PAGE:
WHAT IS RANSOMWARE?
Ransomware is a form of malware or malicious software distinct from other malware. Ransomware is initiated when someone unknowingly opens an email attachment containing a ransomware virus. Its defining characteristic is that it denies the user access to their data by encrypting the data with a key known only to the hacker who deployed the malware until a ransom is
paid. After the user’s data is encrypted, the ransomware directs the user to pay the ransom to the hacker (usually in a cryptocurrency, such as Bitcoin) in order to receive a decryption key. More sophisticated ransomware may also encrypt back-up files and databases.
Indicators of a ransomware attack could include:
A user’s realization that a link that was clicked on, a file attachment opened, or a website visited, may have been malicious in nature;
An increase in activity in the central processing unit (CPU) of a computer and disk activity for no apparent reason (due to the ransomware searching for, encrypting and removing data files);
An inability to access certain files as the ransomware encrypts, deletes and renames and/or relocates data; and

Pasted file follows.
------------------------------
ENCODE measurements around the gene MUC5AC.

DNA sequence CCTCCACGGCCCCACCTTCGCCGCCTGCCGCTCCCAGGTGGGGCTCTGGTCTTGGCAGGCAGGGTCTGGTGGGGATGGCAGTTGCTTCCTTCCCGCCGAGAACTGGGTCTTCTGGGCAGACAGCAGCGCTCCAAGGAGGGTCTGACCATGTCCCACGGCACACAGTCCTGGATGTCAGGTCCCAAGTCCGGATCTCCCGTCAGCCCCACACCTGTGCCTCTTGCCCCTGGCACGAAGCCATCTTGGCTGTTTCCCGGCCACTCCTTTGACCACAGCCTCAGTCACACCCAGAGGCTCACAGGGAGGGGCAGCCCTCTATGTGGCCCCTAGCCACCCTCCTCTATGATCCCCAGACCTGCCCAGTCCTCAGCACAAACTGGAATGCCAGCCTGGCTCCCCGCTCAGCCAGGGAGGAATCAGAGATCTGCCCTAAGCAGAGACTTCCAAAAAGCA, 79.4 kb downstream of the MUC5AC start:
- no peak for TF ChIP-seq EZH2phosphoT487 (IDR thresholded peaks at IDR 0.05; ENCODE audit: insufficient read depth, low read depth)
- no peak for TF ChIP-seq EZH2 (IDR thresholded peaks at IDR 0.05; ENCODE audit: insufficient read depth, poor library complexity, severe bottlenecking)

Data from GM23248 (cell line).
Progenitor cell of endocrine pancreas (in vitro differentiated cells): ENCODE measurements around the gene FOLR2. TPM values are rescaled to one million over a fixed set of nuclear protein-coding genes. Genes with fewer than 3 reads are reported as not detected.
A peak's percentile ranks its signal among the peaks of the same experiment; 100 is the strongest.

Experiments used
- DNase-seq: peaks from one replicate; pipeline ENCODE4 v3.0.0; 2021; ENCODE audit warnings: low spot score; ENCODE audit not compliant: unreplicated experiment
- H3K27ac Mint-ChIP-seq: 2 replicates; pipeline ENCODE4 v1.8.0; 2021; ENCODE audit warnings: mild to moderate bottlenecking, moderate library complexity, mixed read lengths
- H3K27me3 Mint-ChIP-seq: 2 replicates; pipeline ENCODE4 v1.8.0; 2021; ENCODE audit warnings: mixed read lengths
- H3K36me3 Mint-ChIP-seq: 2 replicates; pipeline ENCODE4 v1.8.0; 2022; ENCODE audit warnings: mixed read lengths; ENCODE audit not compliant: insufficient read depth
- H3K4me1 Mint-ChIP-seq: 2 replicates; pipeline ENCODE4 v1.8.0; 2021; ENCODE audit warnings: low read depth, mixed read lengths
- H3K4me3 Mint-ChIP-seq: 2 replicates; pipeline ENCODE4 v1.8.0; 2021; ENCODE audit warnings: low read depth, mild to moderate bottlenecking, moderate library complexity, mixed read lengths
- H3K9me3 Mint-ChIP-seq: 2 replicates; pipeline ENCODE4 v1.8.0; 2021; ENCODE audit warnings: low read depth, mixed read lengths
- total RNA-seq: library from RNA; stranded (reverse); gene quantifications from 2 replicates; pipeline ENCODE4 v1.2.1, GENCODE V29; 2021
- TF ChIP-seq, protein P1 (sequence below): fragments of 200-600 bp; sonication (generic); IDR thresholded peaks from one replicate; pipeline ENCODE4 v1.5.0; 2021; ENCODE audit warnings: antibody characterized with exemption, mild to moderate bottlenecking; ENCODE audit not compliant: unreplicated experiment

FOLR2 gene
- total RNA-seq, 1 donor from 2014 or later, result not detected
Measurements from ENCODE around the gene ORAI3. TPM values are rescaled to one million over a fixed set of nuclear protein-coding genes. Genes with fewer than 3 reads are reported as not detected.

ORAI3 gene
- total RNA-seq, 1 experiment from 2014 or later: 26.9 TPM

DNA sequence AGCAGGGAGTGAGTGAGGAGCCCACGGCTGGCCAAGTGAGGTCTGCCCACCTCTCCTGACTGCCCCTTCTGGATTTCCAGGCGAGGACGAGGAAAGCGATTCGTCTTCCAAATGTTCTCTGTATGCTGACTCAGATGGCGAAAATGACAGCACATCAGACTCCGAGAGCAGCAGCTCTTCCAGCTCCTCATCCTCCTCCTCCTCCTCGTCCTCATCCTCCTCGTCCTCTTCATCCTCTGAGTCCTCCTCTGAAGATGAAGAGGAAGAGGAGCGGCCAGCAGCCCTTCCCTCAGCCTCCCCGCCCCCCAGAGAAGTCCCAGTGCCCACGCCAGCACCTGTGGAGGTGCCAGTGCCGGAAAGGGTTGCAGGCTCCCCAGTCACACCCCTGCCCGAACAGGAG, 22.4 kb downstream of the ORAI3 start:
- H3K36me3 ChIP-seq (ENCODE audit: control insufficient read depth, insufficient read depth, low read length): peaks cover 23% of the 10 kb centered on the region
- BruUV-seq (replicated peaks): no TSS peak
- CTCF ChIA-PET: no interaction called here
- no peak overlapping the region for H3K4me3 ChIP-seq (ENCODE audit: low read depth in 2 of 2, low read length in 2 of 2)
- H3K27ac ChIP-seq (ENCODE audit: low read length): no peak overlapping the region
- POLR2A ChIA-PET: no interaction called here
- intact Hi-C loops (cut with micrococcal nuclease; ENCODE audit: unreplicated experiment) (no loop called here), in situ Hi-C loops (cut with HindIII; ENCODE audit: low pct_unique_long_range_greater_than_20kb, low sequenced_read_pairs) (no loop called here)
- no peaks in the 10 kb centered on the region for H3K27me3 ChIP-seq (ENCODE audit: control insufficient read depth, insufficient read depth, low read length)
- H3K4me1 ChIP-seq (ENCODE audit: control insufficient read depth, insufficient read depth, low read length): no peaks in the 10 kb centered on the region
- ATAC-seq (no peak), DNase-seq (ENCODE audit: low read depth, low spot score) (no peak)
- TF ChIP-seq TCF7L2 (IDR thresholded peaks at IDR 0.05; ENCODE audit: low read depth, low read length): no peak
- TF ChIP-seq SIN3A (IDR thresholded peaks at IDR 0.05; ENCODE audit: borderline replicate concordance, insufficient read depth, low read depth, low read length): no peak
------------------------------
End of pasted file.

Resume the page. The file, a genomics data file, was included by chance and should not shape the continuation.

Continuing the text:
Detection of suspicious network communications between the ransomware and the attackers’ command and control server(s) (this would most likely be detected by IT personnel via an intrusion detection or similar solution).
HOW CAN PHYSICIANS PROTECT THEIR PATIENT DATA?
Limit direct server access to system administrators. Users should only access workstations for daily use of their EMR.
All workstations should have up-to-date anti-virus/anti-malware software, and operating system updates applied.
Minimize the number of people with system administrative privileges. It is particularly damaging if this account information is stolen.
Use strong alphanumeric passwords, and change them regularly (e.g., every 90 days).
Ensure your Information Technology Provider has back-ups scheduled for your data with appropriate frequency, and that the back-ups are tested regularly for consistency.